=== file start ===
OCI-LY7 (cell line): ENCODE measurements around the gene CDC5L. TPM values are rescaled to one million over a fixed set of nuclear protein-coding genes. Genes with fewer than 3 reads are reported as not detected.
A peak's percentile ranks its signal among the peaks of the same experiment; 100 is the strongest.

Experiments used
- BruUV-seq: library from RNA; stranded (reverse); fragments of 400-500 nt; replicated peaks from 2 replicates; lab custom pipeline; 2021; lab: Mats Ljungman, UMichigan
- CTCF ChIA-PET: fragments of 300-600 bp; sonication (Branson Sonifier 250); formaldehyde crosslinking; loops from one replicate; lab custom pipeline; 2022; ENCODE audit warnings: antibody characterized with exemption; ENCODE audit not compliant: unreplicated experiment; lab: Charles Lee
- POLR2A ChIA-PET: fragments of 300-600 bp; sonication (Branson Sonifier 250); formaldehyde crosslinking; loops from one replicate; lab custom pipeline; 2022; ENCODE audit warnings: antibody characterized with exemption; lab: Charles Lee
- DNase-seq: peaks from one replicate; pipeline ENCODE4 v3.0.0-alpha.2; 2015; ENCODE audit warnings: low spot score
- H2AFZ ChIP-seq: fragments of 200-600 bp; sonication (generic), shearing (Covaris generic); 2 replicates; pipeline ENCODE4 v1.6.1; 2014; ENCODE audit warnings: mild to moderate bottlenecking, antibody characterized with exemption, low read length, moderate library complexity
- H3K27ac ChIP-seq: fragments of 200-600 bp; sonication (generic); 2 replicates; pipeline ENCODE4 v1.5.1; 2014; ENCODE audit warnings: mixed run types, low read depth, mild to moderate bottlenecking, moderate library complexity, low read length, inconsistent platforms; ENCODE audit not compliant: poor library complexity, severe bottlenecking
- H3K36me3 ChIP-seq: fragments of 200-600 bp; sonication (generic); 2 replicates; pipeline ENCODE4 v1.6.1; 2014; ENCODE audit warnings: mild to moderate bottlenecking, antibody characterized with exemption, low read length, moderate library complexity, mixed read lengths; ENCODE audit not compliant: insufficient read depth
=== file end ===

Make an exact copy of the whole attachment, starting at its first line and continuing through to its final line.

OCI-LY7 (cell line): ENCODE measurements around the gene CDC5L. TPM values are rescaled to one million over a fixed set of nuclear protein-coding genes. Genes with fewer than 3 reads are reported as not detected.
A peak's percentile ranks its signal among the peaks of the same experiment; 100 is the strongest.

Experiments used
- BruUV-seq: library from RNA; stranded (reverse); fragments of 400-500 nt; replicated peaks from 2 replicates; lab custom pipeline; 2021; lab: Mats Ljungman, UMichigan
- CTCF ChIA-PET: fragments of 300-600 bp; sonication (Branson Sonifier 250); formaldehyde crosslinking; loops from one replicate; lab custom pipeline; 2022; ENCODE audit warnings: antibody characterized with exemption; ENCODE audit not compliant: unreplicated experiment; lab: Charles Lee
- POLR2A ChIA-PET: fragments of 300-600 bp; sonication (Branson Sonifier 250); formaldehyde crosslinking; loops from one replicate; lab custom pipeline; 2022; ENCODE audit warnings: antibody characterized with exemption; lab: Charles Lee
- DNase-seq: peaks from one replicate; pipeline ENCODE4 v3.0.0-alpha.2; 2015; ENCODE audit warnings: low spot score
- H2AFZ ChIP-seq: fragments of 200-600 bp; sonication (generic), shearing (Covaris generic); 2 replicates; pipeline ENCODE4 v1.6.1; 2014; ENCODE audit warnings: mild to moderate bottlenecking, antibody characterized with exemption, low read length, moderate library complexity
- H3K27ac ChIP-seq: fragments of 200-600 bp; sonication (generic); 2 replicates; pipeline ENCODE4 v1.5.1; 2014; ENCODE audit warnings: mixed run types, low read depth, mild to moderate bottlenecking, moderate library complexity, low read length, inconsistent platforms; ENCODE audit not compliant: poor library complexity, severe bottlenecking
- H3K36me3 ChIP-seq: fragments of 200-600 bp; sonication (generic); 2 replicates; pipeline ENCODE4 v1.6.1; 2014; ENCODE audit warnings: mild to moderate bottlenecking, antibody characterized with exemption, low read length, moderate library complexity, mixed read lengths; ENCODE audit not compliant: insufficient read depth